Director David Thacker sets his version of Romeo and Juliet in a far-from-fair Verona. This is an unflinching look at a society full of crude and violent men, abusive parents, calculating women and complacent authority. It grabs attention but one struggles to find any sympathetic characters. Although Kieran Hill’s Mercutio is a more rounded figure than the usual eternal bachelor and almost sends-up the macho male concept.
There are a number of distractions in the production. The dry ice is obstructive as much as atmospheric and Juliet’s balcony resembles a diving platform. David Ricardo-Pearce’s twitchy and tormented Romeo over-uses hand gestures to the point of irritation.
Jade Anouka is a lively and inquisitive Juliet and can certainly engage the audience. Strangely, however, Thacker does not develop the relationship between the lovers. The humanity in the play comes instead from secondary characters – Michelle Collins’ foxy Nurse and Colin Connor’s perceptive Friar Lawrence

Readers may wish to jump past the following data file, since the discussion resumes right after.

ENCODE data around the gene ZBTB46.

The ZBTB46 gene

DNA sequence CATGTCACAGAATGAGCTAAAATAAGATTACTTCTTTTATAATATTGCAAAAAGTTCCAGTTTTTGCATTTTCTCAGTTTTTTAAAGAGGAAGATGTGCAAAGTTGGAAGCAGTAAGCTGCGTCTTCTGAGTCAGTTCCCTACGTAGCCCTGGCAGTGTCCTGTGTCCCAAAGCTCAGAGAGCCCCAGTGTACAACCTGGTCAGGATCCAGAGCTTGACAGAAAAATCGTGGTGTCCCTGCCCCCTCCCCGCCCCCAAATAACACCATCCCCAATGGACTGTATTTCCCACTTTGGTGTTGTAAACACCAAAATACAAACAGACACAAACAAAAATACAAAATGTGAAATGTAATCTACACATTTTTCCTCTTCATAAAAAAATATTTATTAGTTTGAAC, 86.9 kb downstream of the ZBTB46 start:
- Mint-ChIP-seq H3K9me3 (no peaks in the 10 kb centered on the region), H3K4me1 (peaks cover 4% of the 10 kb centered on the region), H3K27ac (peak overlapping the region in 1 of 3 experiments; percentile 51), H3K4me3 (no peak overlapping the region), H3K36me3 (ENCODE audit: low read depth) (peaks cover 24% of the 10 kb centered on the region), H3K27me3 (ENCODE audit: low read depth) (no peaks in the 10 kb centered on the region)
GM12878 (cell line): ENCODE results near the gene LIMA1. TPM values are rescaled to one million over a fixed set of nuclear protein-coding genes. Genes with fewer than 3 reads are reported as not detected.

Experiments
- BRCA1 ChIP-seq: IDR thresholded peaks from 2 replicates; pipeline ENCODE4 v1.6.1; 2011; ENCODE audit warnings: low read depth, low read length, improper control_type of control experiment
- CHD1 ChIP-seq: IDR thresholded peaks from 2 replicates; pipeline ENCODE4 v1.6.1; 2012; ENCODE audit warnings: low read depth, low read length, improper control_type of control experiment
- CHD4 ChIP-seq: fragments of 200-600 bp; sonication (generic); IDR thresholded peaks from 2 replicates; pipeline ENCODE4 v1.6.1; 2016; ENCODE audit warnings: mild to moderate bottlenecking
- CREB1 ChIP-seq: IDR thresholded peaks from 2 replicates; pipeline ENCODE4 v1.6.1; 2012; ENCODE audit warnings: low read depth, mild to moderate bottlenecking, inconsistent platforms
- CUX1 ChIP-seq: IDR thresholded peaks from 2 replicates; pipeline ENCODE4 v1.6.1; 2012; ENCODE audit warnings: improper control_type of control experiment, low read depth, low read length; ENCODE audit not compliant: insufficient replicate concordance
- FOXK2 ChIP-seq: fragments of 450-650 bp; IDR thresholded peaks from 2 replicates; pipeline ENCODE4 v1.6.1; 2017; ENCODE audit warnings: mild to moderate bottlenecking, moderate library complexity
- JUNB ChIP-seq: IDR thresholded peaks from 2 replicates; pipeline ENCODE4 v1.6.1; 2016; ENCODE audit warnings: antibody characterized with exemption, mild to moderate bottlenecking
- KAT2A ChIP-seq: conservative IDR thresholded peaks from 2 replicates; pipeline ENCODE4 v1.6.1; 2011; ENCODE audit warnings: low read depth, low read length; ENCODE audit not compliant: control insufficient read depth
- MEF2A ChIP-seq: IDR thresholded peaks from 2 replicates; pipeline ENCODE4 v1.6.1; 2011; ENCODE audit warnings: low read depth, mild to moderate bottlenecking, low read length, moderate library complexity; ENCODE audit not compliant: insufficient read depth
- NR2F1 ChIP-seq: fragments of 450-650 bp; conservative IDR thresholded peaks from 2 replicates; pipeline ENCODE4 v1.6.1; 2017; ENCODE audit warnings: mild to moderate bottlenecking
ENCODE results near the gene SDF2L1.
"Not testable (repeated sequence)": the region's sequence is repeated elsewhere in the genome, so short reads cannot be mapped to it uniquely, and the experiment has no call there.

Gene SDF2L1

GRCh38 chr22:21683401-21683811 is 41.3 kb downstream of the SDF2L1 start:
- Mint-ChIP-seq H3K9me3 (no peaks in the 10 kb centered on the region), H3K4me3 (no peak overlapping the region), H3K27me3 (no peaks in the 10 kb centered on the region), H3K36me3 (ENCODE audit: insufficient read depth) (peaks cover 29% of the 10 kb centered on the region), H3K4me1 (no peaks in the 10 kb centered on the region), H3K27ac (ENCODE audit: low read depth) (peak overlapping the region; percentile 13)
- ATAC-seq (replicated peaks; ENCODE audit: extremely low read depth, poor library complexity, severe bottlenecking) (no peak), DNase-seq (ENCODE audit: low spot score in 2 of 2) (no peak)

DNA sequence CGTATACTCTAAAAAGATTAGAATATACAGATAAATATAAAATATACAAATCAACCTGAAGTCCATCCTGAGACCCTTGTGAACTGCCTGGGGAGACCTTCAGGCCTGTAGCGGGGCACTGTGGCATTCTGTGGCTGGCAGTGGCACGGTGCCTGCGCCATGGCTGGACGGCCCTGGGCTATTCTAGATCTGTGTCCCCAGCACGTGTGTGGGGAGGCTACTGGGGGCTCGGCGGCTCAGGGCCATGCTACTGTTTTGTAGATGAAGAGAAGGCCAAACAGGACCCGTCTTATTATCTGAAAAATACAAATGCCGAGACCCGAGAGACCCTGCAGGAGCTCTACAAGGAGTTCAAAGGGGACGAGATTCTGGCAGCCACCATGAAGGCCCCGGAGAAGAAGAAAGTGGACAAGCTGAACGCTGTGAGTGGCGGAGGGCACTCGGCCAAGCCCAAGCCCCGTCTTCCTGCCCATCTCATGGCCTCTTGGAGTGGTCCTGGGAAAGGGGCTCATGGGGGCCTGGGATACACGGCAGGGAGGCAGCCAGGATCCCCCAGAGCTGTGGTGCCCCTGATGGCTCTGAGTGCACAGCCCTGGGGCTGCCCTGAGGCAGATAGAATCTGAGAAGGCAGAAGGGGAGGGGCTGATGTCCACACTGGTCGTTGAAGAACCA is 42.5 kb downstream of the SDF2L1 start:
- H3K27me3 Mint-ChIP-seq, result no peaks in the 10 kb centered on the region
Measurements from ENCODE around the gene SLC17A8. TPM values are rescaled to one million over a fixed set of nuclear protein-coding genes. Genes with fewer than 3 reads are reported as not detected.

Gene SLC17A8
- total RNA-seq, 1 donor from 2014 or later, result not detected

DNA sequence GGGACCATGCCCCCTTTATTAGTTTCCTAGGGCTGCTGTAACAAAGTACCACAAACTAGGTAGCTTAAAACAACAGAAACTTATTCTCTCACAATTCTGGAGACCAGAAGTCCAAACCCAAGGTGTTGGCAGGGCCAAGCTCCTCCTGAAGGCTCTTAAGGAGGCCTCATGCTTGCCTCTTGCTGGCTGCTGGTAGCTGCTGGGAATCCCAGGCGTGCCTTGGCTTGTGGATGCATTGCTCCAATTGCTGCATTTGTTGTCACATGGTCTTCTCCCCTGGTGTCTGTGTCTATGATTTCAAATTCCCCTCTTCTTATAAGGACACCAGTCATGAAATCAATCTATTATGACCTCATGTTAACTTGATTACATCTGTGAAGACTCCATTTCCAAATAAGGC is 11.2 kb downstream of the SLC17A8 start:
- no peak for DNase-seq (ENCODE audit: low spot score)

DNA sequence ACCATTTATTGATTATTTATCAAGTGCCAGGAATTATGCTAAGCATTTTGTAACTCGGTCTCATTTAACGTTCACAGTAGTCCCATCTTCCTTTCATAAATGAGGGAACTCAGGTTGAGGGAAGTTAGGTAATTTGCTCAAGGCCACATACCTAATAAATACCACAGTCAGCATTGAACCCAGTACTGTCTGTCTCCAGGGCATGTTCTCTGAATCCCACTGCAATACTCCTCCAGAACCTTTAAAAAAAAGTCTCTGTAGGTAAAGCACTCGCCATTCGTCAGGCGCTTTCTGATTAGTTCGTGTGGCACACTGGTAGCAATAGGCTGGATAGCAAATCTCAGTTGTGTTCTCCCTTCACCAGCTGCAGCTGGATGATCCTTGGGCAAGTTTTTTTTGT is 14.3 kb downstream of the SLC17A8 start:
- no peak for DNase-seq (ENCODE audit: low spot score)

Thacker imaginatively lets the action spill off the stage around the theatre and, along with Terry King, delivers some disturbingly realistic fight scenes.
Ulimately, this is a production in which modern audiences will find much that they recognise but few characters to actually like – a failing in a love story.